Spitzer has never been shy about pushing his agenda. Except maybe when it comes to his boldest initiative: legalizing same-sex marriage.
“This is not something he’s primarily focused on, and he’s made that clear,” said Assemblywoman Deborah Glick, a supporter of same-sex marriage who represents the West Village.
Mr. Spitzer announced the initiative last week, via press release, while he was speaking to a group in Washington. At a business breakfast in Manhattan shortly afterwards, he conceded that it’s not likely to become law this year.
When more than 1,000 marriage advocates lobbied lawmakers in Albany on May 1, the Governor was in California, fund-raising.
Leading gay-rights advocates vouched for the genuineness of Mr. Spitzer’s commitment to the issue. Alan Van Capelle, the executive director of the Empire State Pride Agenda, pointed to the fact that Mr. Spitzer has become the first Governor in the country to introduce “marriage equality” legislation, and that he did so within 150 days of taking office.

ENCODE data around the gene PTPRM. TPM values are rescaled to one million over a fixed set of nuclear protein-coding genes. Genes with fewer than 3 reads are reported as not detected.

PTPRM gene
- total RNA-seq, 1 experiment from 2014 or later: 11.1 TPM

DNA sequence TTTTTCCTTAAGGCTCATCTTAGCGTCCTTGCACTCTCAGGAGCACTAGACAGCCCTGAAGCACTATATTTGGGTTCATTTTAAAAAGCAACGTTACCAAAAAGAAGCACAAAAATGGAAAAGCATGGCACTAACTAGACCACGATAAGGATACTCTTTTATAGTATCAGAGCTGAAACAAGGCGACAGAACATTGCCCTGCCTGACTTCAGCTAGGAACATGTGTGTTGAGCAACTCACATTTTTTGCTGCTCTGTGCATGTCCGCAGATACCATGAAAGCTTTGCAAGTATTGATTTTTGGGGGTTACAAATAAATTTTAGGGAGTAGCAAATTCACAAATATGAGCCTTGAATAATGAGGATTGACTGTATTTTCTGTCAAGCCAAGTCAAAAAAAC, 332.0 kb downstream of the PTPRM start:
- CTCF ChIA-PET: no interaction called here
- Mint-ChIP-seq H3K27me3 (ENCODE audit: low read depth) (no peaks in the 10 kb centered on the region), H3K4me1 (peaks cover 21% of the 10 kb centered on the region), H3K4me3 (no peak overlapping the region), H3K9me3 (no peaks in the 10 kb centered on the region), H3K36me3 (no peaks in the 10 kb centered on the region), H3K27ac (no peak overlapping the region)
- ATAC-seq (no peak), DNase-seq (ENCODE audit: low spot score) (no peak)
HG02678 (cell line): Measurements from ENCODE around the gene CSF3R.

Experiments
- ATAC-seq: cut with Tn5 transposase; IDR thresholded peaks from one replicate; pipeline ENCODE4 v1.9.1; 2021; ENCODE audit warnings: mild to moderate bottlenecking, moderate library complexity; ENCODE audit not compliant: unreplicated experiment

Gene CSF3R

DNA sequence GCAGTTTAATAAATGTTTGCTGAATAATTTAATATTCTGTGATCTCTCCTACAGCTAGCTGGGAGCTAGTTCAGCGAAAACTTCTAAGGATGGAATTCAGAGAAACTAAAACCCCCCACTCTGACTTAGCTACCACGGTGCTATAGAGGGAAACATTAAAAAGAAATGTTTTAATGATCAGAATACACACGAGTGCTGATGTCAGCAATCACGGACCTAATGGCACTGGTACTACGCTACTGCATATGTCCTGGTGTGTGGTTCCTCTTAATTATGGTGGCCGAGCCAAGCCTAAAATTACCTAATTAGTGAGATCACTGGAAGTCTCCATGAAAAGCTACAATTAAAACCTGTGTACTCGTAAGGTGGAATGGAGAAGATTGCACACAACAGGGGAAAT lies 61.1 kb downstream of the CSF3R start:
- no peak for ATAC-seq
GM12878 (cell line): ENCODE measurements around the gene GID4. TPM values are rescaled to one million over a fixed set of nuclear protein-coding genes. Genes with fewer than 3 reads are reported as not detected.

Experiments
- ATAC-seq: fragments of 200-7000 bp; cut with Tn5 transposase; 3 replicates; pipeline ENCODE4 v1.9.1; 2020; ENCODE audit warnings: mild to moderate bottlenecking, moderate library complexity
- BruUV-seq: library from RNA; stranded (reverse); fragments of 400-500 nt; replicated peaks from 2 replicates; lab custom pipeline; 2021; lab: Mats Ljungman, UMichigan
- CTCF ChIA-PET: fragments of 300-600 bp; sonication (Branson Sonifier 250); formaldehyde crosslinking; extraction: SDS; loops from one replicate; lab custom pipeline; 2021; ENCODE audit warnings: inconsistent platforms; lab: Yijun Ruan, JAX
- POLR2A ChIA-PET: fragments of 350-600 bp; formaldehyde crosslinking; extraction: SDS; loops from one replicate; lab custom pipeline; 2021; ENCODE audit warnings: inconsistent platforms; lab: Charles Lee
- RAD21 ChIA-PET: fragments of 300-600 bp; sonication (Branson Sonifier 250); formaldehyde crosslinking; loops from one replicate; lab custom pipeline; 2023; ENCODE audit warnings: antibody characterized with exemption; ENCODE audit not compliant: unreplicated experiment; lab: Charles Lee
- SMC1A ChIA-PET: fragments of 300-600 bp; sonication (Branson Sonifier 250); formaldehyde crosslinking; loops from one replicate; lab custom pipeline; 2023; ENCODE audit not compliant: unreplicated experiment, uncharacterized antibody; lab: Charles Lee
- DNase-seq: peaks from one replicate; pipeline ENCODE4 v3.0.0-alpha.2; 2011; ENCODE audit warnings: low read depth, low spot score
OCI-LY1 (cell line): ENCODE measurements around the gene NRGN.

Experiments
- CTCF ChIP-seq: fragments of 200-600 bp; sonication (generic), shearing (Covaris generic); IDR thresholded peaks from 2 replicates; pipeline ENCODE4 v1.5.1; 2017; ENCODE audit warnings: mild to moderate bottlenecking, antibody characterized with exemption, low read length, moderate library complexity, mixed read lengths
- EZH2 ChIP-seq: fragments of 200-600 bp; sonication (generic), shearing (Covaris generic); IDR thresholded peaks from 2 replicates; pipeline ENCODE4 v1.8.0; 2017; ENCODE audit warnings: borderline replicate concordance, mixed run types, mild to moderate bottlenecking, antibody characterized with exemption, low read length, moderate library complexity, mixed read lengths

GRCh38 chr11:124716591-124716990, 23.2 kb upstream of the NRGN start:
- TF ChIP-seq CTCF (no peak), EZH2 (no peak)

But Mr. Van Capelle, who helped organize public lobbying efforts for the bill in Albany this week, also concedes that the fight is still largely symbolic and won’t lead to change in the state’s law in time, say, for him to marry his boyfriend this November.
And that may be understating things. Before supporters can even think about the monumental task of steering a gay-marriage bill through the Republican-led State Senate, the bill will have to pass in the Democratic-led Assembly. And so far, there’s no sign that that’s going to happen.
According to Mr. Van Capelle’s count, about 60 of the 108 Democratic members in the 150-member Assembly support the bill.
And according to Ms. Glick, supporters of the bill are going to have a tough time finding the rest of the votes for a majority—with or without the Governor’s help. “Nobody wants to be the 76th or 77th vote,” she said. “In past administrations, on bills, you don’t expect the executive to come in and get you the 61st and the 62nd votes. That’s not how it works. You have to get, certainly, within shooting distance before you say, ‘Can you help us out with something?’”
Still, none of that has deterred Assemblyman Daniel O’Donnell of Manhattan, who is the bill’s prime sponsor. He still thinks that Mr. Spitzer is in a position to help. As long as he asks nicely.
“I would say that he is much more effective when he asks people to do things than when he tries to tell them to do things,” Mr. O’Donnell said. “And when he asks, he can be very effective.”